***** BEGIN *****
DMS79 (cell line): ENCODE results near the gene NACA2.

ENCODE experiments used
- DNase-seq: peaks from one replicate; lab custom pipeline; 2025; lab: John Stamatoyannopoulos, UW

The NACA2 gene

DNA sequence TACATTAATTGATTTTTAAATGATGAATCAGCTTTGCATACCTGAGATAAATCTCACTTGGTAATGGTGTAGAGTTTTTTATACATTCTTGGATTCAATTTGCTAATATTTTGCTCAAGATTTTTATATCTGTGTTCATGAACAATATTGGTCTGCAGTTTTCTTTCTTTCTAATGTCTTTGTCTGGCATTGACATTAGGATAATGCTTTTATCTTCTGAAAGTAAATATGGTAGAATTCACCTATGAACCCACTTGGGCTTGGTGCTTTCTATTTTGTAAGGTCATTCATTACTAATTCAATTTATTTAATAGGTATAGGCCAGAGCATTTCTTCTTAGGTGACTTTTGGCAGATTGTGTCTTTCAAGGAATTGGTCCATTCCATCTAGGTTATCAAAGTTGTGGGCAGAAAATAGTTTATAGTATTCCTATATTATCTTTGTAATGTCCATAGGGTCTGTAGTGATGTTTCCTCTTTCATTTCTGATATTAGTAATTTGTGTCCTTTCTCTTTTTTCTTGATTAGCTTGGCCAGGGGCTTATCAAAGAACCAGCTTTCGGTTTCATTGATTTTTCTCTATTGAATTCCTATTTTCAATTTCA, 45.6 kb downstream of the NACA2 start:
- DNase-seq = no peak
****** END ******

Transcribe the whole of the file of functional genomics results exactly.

DMS79 (cell line): ENCODE results near the gene NACA2.

ENCODE experiments used
- DNase-seq: peaks from one replicate; lab custom pipeline; 2025; lab: John Stamatoyannopoulos, UW

The NACA2 gene

DNA sequence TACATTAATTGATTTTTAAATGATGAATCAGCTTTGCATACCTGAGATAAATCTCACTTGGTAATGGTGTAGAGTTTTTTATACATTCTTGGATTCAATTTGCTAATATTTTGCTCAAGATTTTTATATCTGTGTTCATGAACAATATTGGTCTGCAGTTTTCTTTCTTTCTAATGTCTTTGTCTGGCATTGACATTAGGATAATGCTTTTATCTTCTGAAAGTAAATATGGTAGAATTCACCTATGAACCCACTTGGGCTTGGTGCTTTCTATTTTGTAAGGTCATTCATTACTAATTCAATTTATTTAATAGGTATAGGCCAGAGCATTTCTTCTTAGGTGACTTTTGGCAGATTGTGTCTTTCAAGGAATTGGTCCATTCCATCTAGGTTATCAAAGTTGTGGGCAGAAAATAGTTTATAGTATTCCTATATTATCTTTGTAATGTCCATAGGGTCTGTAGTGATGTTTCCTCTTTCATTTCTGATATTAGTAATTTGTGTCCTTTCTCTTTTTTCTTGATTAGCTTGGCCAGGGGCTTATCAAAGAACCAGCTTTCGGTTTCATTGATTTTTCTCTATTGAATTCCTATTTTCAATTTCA, 45.6 kb downstream of the NACA2 start:
- DNase-seq = no peak